Jupiter’s Trojan Asteroids Offer Surprises Even Before NASA’s Lucy Mission has a Chance to Visit Them.

A new study out this month suggests that Jupiter’s Trojan asteroids may be more peculiar than previously thought. The Trojan asteroids are rocky objects which orbit the Sun just ahead of and just behind the gas giant, in gravitational sweet spots known as Lagrange points. The swarm ahead of Jupiter, known as the L4 (Greek) group, is slightly larger than the L5 (Trojan) swarm behind, but until now, astronomers believed that there was otherwise little differentiation between the two swarms. The paper released this month appears to change that.

The research team, using data from the Asteroid Terrestrial-impact Last Alert System (ATLAS) based in Hawaii, has discovered unexpected variations in the shape of the Trojans. This new study suggests that objects in the L4 population are actually more elongated than those in the L5 population, on average.

In this image, Jupiter’s Trojan asteroids are shown in Green. The L4 group is labelled ‘Greeks’, because these objects are usually named after Greek heroes of the Trojan War, while the L5 asteroids are labelled ‘Trojans,’ as they are named after Trojan heroes. Credit: Wikipedia Commons

Why does this matter? Well, the difference “may imply a different collisional evolution within each cloud,” the paper suggests. The L4 swarm’s larger population means objects within it have had had more opportunities to collide with one another. As one Trojan slams into another, larger objects are worn down or broken into smaller pieces. Over billions of years of impacts, the result is that more L4 objects have been battered into eccentric shapes than those in L5.

This discovery is a lesson learned regarding the evolutionary history of the Solar System, and the Jupiter Trojans may have plenty more to offer scientists in that respect in the near future. In order to get a closer look at these primordial remnants of the early Solar System, NASA is set to launch a robotic spacecraft to visit the Trojans later this year. The mission is named Lucy, after the fossilized remains of an early human ancestor found in Ethiopia in 1974. Lucy taught paleontologists about the evolution of humans, and in a similar way, the Lucy spacecraft will be able to teach astronomers about the early history of the Solar System.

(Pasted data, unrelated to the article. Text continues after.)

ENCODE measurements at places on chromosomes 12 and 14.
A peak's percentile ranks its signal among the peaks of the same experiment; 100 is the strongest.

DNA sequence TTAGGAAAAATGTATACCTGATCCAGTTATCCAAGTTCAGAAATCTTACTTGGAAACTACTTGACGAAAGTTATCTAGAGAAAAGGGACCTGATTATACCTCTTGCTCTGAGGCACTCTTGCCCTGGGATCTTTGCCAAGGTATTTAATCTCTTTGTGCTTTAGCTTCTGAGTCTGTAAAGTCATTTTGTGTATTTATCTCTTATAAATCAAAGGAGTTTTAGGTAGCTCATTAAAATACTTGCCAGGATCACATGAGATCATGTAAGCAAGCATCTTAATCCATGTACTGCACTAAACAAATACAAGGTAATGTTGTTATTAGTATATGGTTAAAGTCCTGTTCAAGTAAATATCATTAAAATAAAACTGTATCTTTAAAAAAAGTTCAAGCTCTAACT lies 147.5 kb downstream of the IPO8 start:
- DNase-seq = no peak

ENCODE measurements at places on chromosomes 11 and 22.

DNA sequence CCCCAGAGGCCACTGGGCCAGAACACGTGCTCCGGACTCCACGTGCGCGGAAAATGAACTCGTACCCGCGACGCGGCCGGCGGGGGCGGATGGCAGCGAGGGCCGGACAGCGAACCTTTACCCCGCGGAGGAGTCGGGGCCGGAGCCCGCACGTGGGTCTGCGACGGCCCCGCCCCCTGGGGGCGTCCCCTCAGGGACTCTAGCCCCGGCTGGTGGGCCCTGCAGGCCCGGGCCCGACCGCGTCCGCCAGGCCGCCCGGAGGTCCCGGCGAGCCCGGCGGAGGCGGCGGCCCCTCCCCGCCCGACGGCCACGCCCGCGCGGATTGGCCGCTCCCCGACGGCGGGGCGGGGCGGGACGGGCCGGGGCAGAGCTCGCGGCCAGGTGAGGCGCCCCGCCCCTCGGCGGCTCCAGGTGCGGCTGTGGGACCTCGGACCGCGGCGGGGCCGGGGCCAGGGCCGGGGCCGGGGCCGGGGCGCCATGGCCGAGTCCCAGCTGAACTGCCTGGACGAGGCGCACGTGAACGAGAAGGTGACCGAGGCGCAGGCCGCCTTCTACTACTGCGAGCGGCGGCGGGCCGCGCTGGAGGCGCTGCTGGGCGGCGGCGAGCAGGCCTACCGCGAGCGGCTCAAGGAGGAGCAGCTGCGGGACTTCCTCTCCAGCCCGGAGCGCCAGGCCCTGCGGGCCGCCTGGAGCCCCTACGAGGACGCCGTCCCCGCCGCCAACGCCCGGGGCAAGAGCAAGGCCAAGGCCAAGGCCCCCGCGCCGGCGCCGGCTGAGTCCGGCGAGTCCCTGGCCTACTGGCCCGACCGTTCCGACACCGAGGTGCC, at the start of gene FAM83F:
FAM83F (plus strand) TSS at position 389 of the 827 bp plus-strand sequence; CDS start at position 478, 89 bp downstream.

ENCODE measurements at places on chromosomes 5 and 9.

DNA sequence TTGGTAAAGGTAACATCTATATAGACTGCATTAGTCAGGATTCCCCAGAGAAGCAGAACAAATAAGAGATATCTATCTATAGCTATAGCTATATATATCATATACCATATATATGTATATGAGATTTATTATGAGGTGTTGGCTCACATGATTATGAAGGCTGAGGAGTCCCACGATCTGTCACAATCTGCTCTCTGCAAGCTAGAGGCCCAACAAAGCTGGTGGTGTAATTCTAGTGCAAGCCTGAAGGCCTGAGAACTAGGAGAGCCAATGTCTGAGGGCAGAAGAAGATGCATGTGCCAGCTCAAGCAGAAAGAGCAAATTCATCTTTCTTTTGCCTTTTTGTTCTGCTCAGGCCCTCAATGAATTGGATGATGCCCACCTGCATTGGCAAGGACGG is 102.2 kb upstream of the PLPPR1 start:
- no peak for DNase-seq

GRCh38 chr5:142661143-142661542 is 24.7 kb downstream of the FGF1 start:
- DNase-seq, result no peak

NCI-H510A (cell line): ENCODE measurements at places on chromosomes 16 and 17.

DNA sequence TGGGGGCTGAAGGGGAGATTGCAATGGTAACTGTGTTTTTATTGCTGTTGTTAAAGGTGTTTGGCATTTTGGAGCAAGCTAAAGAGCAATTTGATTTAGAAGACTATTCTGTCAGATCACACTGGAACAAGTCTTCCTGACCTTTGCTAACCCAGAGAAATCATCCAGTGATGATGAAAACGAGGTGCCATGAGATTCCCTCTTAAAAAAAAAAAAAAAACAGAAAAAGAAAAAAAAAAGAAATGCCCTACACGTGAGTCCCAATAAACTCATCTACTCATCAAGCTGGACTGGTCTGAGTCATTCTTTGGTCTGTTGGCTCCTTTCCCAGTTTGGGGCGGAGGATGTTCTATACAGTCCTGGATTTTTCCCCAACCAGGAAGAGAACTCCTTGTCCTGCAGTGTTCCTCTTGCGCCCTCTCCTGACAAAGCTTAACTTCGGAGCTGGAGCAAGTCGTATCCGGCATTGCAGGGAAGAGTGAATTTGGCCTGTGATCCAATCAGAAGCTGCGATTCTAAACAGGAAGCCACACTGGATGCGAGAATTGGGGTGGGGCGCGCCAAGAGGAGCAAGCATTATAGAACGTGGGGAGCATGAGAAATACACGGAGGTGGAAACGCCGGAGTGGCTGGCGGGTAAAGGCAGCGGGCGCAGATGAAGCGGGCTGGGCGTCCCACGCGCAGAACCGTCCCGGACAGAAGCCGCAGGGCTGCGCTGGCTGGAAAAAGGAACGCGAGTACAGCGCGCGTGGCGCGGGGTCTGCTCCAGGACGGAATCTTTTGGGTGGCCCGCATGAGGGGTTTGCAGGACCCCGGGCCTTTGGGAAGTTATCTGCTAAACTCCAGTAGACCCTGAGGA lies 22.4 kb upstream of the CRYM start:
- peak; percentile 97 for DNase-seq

Artist’s Rendering of Lucy. Credit: Southwest Research Institute

One of Lucy’s key objectives is to understand the composition and diversity of Trojan objects. It is believed that these asteroids represent the leftovers of planet formation, so learning about their structure, age, and component materials will help us to understand the ingredients which went into making the planets we see today, including, possibly, the organic materials which found their way to Earth in its infancy.

Lucy will take advantage of lessons learned from previous missions, carrying instruments similar to those flown on NASA’s New Horizons, which flew past Pluto in 2015, and OSIRIS-Rex, which is currently bringing a sample back to Earth from Asteroid Bennu. Using a series of clever gravity assists, Lucy will be able to visit more targets in a single mission than any solar system probe before it, flying past at least eight different asteroids over twelve years, starting with one in the main asteroid belt, then bouncing back and forth between objects in the L4 and L5 swarms.

Lucy’s orbital trajectory. Credit: Southwest Research Institute

Careful planning, and a bit of astronomical luck, means that Lucy will even get the chance to visit two targets in the L5 swarm which travel in high inclination orbits, making them normally very difficult to reach. The binary pair, Patroclus and Menoetius, will pass within reach of Lucy in 2033, making for a spectacular finale to Lucy’s primary mission.

Lucy will launch from Cape Canaveral, Florida on an Atlas V rocket in October. The complete mission timeline is as follows:

  • October 16, 2021: The three-week long launch window opens.
  • April 20, 2025: Main asteroid belt object (52246) Donaldjohanson.
  • August 12, 2027: L4 object (3548) Eurybates and its satellite, Queta.
  • September 15, 2027: L4 object (15094) Polymele.
  • April 18, 2028: L4 object (11351) Leucus.
  • November 11, 2028: L4 object (21900) Orus.
  • March 2, 2033: L5 object (617) Patroclus and its partner, Menoetius.

Whatever else Lucy might discover, it is clear that a combination of ground based-astronomy and spacecraft flybys are opening up a new chapter in our understanding of planetary formation, and the Trojans probably have more surprises in store for us in the years to come.

Since this video was recorded, asteroid Queta has been added to the mission profile, after its discovery in 2020.]

Reference. A. McNeill et al. “Comparison of the physical properties of the L4 and L5 Trojan asteroids from ATLAS data.arXiv preprint arXiv:2101.04602 (2021)